The book below makes the following quote:
"A news-breaking account of the global stock market's subterranean battles, Dark Pools portrays the rise of the "bots"- artificially intelligent systems that execute trades in milliseconds and use the cover of darkness to out-maneuver the humans who've created them."
The book is focused on stock markets but there has also been a lot of interest, in artificially intelligent systems in Forex trading. Many traders think there the future of trading and for some reason, they think these systems make money and create an unfair market, with the users having an advantage over the little guy but this is rubbish. According to the notes on the book:
Algorithmic Trading Systems Out of Control
"Secretive exchanges called dark pools and a new species of trading machines that could think, and that seemed, ominously, to be slipping the control of their human masters"
Out of control of their human masters really?
Just switch them off and that will sort it out. The idea of these machines out of control and thinking for themselves is just hype. The book doesn't give any kind of insight into the technical or mathematical tools that are used in these systems and doesn't go into the trading strategies, algorithms, and artificial intelligence used in them and to be honest - who really cares?
Dont Fall for the Hype
Don't get me wrong, I like this book in terms of it being a page turner and a compelling story and its good in terms of - why enforcing more regulation on the people who trade shares, Forex and any other financial instrument for that matter is a good thing - but the idea that computerized trading creates an unfair advantage for these traders is just stupid.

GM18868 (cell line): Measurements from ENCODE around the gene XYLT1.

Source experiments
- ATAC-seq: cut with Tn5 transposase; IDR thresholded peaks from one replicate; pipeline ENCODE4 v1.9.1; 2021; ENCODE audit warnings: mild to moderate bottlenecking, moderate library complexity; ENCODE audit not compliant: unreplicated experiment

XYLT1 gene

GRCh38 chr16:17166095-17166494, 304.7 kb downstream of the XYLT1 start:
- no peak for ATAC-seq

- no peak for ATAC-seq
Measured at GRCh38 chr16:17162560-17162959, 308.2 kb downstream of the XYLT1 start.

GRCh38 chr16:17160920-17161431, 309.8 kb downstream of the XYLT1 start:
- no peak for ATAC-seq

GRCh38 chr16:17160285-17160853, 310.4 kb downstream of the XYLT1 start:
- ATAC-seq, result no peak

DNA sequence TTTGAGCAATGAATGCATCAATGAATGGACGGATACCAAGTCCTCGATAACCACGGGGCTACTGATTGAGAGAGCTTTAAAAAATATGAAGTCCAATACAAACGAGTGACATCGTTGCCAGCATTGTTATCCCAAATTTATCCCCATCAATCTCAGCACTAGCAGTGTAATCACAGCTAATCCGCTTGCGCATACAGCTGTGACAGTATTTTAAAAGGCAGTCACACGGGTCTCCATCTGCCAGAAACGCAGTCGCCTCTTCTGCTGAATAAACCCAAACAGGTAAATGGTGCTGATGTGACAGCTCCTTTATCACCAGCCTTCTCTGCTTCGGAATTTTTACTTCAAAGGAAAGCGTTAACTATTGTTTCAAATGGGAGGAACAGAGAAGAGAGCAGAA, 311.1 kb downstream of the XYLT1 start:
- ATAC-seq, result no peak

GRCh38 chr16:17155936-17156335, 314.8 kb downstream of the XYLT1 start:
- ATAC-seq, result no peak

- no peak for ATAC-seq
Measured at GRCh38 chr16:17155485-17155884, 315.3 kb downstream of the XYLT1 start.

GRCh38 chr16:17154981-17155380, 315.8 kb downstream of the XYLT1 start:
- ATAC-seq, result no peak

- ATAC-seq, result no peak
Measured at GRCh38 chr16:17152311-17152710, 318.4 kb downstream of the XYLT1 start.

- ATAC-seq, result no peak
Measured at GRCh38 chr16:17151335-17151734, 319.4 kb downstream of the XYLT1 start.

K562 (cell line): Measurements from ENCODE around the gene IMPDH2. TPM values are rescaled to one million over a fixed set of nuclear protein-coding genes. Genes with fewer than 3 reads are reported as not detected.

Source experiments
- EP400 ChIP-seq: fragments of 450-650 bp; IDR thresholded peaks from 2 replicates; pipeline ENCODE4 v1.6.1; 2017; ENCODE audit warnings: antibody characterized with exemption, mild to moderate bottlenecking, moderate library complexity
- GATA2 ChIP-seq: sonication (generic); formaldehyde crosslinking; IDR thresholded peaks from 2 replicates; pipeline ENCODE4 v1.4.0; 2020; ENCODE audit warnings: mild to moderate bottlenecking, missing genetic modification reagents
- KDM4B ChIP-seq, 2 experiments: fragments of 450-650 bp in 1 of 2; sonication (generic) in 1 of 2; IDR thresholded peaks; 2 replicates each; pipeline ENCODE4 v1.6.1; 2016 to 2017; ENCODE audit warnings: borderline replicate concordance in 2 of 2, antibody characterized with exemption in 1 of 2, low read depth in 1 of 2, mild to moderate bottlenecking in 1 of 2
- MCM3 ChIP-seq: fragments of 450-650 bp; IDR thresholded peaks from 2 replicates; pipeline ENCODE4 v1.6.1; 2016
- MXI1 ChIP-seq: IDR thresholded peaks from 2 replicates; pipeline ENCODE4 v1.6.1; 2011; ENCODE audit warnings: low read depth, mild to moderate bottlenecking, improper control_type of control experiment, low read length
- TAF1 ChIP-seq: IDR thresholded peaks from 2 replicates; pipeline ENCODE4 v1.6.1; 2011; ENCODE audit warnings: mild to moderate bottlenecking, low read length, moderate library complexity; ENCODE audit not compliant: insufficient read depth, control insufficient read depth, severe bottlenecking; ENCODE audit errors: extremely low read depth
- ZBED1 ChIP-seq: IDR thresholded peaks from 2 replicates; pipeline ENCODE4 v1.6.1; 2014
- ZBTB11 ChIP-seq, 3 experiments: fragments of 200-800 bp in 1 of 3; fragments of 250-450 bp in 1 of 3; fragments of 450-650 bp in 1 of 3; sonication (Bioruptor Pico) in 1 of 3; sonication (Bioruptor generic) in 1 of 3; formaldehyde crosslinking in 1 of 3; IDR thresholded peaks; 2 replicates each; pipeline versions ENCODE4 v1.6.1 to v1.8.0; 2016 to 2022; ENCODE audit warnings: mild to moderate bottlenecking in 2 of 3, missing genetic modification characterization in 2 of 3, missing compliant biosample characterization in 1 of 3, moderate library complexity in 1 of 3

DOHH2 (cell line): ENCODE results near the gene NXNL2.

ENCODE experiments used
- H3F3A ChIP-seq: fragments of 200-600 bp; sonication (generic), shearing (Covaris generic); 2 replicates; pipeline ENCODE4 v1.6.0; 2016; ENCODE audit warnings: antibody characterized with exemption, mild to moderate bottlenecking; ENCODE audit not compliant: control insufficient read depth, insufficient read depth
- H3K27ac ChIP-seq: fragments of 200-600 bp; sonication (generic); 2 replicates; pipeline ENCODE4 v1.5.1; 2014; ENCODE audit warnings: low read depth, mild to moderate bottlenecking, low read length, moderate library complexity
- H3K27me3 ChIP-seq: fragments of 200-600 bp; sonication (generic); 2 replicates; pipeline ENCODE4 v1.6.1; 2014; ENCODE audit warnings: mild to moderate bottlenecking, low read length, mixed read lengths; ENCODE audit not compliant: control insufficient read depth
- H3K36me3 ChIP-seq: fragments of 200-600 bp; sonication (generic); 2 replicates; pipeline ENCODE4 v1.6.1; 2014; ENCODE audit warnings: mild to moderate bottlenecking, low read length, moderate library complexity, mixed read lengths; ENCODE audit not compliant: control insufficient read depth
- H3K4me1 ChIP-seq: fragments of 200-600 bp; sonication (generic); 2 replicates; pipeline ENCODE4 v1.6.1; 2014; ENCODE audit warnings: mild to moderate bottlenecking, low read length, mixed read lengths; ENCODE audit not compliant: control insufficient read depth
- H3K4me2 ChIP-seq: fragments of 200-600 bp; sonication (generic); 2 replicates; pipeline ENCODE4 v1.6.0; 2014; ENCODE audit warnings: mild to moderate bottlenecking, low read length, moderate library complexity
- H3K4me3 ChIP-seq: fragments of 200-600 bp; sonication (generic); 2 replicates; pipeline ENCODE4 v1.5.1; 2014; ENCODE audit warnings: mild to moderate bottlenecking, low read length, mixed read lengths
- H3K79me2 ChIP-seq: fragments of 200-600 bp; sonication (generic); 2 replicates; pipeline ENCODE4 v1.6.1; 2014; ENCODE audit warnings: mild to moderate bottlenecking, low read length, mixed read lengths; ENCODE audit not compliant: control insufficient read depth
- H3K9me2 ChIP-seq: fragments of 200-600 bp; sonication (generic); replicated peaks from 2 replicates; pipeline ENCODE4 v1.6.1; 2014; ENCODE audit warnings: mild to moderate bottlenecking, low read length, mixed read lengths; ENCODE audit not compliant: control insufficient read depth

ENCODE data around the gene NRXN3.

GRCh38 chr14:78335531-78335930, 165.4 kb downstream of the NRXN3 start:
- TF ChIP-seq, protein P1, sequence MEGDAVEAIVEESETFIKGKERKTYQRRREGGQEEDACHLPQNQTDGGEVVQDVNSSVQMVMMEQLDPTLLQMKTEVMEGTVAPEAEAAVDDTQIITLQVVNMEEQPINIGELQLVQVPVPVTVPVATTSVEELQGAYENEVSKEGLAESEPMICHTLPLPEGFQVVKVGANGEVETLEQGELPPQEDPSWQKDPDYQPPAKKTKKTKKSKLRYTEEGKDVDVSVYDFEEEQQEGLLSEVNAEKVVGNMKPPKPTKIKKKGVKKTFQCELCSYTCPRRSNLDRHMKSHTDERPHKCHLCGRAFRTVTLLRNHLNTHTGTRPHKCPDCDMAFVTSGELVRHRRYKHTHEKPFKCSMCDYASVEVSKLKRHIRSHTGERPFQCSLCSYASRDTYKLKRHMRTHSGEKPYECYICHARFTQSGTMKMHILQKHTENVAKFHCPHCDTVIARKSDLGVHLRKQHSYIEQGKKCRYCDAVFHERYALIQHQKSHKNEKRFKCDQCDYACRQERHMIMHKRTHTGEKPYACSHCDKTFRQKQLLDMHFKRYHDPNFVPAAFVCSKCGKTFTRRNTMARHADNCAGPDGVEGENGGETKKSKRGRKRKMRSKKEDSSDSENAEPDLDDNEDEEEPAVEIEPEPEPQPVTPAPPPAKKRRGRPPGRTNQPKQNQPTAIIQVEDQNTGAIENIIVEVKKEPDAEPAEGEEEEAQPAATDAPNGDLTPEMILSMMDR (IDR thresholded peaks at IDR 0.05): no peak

Sure, you get more volatility than you did before the rise of electronic trading but these systems fail overall to make money because there to short term. Traders have an obsession in thinking algo trading is the future but correct me if I am wrong but don't 90% of traders lose today just as they did, before the rise of electronic trading and algorithmic trading systems?
Of course they do and this percentage will always lose. Also, do financial institutions really want to make money with these High frequency trading systems for clients or are they just generating commission?
I have never gone with the theory of algo trading being a way to make money and the idea, these computers can predict trends is rubbish and so to is the idea of short term trading. No bank or financial institution, using these systems is probably making money in the market but piling up money in terms of fees for there companies.
This book is a good read of the rise of the algo trading myth - but there is nothing in the book in terms of strategies themselves. People are obsessed with computerized trading and beating the market, when its quite clear the market cannot be beaten – The same percentage of traders all lose money and High frequency traders are just trading random moves and not making money from there trading signals.
A Good Book and My View - Improve Regulation!
I saw some comments on this book and two of them are below:
“Richly reported…an invaluable piece of timely journalism that should be read by regulators and anyone with a cent in the stock market...You will never look at the opening bell in the same way.” (Financial Times)
Correct the regulators should be looking at these systems and the financial institutions need plenty of regulation in my view!
“An entertaining account of the key battles in the “algo wars” and the colorful math geeks who fight them—some of whom are now fighting to rein in the monsters they created. Dark Pools is an alarming account.” (Canadian Business)
Rein in the monsters? Pull out the plug would soon control them. The colourful maths geeks? Not really, just a bunch of nerds, trying to beat the market (which they wont) and who will always lose money for clients - more regulation please.
Algo Traders Dont Fall for the Hype
As a Forex trader I really liked this book but sure many people will be in awe of geeks and algorithms after reading it but don't be - you can beat these guys, with a simple long term trading system.
Scott Patterson is also the author of the New York Times best-selling book The Quants and a reporter for The Wall Street Journal, where he writes on the regulation of the financial industry.